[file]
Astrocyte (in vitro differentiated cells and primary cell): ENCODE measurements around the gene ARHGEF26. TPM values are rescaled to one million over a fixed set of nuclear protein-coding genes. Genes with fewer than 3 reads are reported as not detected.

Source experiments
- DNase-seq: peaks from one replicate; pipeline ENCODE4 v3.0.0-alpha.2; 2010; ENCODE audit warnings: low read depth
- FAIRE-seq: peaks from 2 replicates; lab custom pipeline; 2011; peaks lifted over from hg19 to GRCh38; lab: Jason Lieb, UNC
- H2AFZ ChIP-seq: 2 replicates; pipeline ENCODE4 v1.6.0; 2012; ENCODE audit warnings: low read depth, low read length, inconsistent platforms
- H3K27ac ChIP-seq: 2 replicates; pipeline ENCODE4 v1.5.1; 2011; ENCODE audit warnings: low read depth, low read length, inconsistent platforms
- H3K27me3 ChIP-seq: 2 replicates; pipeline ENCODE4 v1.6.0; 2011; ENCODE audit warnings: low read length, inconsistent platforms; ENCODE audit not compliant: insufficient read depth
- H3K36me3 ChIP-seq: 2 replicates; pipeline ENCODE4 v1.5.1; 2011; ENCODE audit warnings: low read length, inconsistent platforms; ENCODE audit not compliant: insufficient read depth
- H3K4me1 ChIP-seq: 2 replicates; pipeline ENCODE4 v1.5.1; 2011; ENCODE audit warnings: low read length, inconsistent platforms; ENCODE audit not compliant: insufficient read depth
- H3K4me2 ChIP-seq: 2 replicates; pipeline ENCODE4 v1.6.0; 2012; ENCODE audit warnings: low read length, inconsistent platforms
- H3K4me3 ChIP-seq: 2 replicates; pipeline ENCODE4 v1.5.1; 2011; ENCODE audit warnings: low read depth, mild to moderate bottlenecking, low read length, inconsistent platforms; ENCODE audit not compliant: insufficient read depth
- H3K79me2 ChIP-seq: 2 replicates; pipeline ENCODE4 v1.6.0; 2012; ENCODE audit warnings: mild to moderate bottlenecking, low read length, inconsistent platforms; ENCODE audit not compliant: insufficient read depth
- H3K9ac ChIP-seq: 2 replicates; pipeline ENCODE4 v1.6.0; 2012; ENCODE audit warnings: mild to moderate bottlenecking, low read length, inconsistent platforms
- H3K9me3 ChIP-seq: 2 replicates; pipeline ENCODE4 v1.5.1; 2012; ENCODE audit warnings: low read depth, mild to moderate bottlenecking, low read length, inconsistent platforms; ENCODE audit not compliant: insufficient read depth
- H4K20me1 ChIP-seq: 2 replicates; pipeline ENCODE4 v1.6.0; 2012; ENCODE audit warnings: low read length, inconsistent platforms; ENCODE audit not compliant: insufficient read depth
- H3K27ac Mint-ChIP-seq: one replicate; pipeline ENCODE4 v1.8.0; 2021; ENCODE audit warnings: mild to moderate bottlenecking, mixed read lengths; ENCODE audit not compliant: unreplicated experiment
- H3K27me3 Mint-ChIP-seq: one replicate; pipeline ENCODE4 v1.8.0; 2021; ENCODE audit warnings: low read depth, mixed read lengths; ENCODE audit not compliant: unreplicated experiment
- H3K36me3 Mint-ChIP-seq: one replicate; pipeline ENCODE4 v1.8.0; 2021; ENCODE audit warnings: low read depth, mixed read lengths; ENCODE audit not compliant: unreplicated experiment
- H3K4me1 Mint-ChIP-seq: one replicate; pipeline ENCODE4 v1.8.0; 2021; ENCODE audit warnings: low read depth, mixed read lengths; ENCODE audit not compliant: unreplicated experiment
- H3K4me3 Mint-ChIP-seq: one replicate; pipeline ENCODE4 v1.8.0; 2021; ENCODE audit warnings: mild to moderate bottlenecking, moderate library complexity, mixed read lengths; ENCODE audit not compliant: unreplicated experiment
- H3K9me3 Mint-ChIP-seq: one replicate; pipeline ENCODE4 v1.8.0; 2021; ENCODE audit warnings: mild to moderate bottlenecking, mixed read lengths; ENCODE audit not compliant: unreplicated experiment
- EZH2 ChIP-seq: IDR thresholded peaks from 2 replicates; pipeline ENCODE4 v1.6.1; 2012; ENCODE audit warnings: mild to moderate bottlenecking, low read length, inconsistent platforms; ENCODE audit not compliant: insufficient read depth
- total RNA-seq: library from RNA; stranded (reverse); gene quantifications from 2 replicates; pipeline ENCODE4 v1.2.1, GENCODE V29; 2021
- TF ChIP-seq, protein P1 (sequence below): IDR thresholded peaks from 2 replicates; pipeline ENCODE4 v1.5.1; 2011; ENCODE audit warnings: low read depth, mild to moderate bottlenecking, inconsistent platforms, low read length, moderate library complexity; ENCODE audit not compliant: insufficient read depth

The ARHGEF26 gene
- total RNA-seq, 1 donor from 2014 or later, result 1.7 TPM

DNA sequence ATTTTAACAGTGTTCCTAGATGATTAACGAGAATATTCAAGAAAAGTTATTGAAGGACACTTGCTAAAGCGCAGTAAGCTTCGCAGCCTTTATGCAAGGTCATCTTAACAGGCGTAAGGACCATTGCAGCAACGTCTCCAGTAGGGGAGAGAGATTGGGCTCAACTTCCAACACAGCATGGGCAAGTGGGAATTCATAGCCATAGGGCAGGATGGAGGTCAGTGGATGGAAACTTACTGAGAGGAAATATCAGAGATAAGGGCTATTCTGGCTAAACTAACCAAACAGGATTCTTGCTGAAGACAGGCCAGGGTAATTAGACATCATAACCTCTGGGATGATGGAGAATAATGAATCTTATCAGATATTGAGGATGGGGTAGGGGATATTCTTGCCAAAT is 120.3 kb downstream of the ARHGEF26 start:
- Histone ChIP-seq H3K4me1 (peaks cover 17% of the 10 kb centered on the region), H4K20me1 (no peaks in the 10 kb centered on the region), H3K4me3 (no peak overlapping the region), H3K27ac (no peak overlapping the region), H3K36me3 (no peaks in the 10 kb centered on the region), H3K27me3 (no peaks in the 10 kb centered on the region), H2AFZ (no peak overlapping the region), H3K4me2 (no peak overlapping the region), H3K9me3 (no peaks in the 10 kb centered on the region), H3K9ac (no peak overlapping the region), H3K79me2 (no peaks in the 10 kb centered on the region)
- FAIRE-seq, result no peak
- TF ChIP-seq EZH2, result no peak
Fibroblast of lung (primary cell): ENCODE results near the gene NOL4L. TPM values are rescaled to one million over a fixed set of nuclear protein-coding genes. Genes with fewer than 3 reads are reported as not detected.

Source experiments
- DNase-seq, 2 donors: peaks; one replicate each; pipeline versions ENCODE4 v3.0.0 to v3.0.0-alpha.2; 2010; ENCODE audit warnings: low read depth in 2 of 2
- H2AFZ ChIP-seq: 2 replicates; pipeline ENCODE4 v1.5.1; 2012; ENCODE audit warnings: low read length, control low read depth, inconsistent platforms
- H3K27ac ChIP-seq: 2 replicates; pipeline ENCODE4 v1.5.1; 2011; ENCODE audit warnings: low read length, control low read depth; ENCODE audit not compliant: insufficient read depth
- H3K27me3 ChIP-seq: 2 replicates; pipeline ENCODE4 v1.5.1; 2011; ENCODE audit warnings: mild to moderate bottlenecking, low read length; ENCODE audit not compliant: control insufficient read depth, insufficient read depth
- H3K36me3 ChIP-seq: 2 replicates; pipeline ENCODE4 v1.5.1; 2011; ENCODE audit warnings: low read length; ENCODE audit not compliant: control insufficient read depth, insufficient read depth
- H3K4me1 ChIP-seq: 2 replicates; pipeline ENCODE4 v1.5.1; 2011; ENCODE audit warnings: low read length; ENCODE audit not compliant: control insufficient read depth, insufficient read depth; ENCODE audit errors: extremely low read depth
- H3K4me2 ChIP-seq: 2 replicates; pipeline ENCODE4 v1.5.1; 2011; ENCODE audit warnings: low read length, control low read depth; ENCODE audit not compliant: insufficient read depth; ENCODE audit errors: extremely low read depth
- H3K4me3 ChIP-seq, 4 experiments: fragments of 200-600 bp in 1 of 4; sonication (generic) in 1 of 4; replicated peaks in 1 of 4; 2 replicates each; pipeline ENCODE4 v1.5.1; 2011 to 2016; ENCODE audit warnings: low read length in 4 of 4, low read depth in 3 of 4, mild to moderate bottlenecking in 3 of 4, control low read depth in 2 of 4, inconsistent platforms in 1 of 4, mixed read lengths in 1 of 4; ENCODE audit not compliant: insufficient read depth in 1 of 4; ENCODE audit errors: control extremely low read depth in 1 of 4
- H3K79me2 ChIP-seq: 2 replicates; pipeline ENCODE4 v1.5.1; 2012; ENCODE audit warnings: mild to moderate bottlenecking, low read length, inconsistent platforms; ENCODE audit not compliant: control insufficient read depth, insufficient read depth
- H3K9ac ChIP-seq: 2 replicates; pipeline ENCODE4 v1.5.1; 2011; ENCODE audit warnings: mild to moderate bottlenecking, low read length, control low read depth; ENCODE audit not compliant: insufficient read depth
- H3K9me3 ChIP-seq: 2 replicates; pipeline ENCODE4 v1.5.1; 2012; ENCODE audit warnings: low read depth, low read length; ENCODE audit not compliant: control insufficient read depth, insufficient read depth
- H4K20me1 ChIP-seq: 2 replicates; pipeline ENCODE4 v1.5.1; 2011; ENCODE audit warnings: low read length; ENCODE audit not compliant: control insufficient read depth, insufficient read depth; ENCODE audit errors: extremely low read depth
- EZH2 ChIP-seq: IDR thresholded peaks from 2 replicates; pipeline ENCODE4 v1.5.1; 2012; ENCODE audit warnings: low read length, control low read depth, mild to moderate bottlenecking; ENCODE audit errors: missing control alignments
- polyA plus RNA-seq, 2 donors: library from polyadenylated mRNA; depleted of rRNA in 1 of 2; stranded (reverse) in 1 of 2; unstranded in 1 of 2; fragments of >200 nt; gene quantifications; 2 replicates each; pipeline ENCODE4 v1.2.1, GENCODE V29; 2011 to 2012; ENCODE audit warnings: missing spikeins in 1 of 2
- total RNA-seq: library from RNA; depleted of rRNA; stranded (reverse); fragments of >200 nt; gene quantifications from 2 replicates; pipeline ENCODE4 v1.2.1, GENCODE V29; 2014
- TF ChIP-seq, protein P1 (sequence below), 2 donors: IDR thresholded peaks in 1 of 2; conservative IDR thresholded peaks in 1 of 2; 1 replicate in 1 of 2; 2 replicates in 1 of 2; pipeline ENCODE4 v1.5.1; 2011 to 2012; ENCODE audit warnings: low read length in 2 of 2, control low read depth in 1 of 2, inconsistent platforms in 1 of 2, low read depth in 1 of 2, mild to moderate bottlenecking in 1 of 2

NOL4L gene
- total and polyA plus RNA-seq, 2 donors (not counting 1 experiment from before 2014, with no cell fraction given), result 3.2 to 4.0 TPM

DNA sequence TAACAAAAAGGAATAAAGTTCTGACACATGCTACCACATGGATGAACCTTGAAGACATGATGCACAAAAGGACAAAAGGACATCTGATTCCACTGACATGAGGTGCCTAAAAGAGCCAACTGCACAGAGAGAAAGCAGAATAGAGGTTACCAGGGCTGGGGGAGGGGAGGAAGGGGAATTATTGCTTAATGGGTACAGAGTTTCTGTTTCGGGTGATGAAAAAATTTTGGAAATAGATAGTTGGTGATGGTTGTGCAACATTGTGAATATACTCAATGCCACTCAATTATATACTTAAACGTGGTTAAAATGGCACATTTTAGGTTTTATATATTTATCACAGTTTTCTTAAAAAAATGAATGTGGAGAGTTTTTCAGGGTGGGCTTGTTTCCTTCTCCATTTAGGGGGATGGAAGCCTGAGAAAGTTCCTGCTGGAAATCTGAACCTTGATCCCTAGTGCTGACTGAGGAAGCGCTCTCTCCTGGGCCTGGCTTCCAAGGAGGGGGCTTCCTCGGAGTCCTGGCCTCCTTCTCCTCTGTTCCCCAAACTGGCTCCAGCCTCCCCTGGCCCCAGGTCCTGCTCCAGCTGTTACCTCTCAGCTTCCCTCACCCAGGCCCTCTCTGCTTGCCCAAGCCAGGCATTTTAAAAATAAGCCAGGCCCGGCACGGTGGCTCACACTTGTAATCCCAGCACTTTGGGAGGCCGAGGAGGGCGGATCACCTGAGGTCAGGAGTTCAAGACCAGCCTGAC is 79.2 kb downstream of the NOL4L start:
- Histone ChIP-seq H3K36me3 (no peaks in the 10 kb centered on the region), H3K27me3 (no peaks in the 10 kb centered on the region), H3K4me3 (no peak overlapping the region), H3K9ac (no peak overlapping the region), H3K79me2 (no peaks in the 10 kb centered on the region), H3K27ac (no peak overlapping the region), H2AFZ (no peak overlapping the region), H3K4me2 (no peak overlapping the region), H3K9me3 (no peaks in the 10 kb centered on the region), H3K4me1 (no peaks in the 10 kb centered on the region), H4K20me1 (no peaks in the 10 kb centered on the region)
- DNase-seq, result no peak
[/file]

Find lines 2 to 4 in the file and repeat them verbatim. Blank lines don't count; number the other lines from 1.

Source experiments
- DNase-seq: peaks from one replicate; pipeline ENCODE4 v3.0.0-alpha.2; 2010; ENCODE audit warnings: low read depth
- FAIRE-seq: peaks from 2 replicates; lab custom pipeline; 2011; peaks lifted over from hg19 to GRCh38; lab: Jason Lieb, UNC